Insecticide Dusts

  • Silica gel and diatomaceous earth dusts also kill spiders through desiccation when they crawl through treated areas.
  • Use a hand duster to apply a light coating into cracks, crevices, and wall voids where spiders lurk.
  • Reapply if the dust gets wet or disturbed through cleaning or vacuuming.

Professional Chemical Treatments

For severe infestations, hire a licensed pest control company to treat your home:

  • Professionals have access to stronger synthetic pyrethroid concentrates and can apply them in difficult to reach areas like attics, crawlspaces and ductwork.
  • Treatments typically involve a combination of liquid sprays and dusts for maximum coverage indoors and outdoors.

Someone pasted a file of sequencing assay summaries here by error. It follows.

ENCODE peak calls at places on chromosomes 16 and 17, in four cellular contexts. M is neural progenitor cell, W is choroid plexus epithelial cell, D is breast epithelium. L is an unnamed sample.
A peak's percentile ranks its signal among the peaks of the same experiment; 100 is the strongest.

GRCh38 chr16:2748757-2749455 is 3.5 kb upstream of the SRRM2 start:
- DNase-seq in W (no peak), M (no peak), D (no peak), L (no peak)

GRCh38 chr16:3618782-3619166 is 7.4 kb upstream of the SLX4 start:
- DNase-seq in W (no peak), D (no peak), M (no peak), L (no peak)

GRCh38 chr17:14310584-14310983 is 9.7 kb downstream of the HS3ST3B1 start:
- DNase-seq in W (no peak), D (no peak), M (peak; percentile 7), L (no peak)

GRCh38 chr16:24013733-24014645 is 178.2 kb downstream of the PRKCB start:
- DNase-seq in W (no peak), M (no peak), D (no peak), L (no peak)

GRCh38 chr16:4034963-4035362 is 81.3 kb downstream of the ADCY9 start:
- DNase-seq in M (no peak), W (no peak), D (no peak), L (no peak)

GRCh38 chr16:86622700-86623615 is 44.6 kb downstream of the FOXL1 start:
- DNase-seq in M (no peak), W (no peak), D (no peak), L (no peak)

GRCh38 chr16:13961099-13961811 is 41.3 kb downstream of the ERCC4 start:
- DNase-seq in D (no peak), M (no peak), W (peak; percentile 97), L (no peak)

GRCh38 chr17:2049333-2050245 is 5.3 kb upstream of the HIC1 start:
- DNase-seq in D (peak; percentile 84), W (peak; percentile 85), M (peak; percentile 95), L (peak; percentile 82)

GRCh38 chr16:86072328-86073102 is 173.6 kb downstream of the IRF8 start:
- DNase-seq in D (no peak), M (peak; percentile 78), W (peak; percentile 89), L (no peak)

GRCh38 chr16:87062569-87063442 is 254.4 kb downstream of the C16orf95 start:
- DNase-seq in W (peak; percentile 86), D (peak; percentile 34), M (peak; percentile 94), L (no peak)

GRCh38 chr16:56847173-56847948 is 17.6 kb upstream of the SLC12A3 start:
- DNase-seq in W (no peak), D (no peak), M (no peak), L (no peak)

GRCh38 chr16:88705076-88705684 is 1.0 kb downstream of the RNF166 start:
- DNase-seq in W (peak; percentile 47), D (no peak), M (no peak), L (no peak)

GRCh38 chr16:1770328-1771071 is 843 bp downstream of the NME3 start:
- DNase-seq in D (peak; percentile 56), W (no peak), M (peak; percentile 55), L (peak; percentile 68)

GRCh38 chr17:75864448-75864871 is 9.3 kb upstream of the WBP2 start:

• Initial treatment followed by quarterly or biannual preventative applications provide the best long term control.

Getting Rid of Specific Spider Species

Certain types of spiders like black widows, brown recluses, and hobo spiders warrant extra precautions due to the potency of their venom. Use these tips to safely remove dangerous spider species.

Venomous Spiders

Black widow spiders

  • Use extreme caution and wear thick gloves and eye protection when handling.
  • Apply aerosol or powder insecticide directly into their thick webs; this avoids provoking them.
  • Trap spiders inside dense webs and place the entire web into a plastic bag for disposal.

Brown recluse spiders

  • Vacuum up any spiders you see.
  • Treat undisturbed areas like attics and crawlspaces where they reside with residual sprays or dusts.
  • Seal boxes and surfaces in infested areas with sticky tape to entrap emerging spiders.

Hobo spider

  • Vacuum vigilantly to remove spiders and funnel-shaped webs from corners, windows, and walls.